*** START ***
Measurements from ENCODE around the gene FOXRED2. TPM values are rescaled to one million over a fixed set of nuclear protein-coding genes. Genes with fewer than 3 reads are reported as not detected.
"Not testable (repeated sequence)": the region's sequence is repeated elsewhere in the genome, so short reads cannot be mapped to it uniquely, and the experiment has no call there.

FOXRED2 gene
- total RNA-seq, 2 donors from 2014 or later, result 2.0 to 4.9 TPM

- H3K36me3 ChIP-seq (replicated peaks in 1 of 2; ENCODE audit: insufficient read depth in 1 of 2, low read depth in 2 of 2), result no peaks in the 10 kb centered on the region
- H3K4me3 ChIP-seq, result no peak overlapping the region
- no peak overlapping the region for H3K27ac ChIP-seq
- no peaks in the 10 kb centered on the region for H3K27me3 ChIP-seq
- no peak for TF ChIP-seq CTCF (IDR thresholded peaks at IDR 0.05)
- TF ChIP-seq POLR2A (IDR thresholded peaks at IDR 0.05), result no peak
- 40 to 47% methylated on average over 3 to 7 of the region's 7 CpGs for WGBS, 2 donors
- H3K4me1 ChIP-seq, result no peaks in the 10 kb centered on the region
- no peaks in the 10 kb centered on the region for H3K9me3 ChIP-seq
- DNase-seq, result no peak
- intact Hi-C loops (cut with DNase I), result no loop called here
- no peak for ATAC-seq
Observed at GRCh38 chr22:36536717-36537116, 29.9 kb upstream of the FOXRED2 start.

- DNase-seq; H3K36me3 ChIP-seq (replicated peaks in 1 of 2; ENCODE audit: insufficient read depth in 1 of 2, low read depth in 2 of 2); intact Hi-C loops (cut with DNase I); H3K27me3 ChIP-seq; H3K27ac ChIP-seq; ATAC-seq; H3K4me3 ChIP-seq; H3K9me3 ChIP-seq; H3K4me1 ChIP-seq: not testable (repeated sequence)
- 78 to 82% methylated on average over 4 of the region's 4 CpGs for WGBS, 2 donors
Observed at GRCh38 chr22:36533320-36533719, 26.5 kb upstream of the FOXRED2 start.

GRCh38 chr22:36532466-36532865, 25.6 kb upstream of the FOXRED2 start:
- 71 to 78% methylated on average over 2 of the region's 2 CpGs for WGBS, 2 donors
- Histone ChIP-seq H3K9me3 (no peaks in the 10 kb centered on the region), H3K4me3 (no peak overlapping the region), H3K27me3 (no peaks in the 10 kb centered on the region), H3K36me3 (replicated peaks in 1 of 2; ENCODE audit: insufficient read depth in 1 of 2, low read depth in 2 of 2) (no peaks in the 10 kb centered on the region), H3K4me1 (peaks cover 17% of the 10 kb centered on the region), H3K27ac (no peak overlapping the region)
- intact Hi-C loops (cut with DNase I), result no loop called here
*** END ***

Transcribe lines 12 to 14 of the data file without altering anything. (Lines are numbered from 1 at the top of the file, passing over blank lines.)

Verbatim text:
- H3K4me1 ChIP-seq, result no peaks in the 10 kb centered on the region
- no peaks in the 10 kb centered on the region for H3K9me3 ChIP-seq
- DNase-seq, result no peak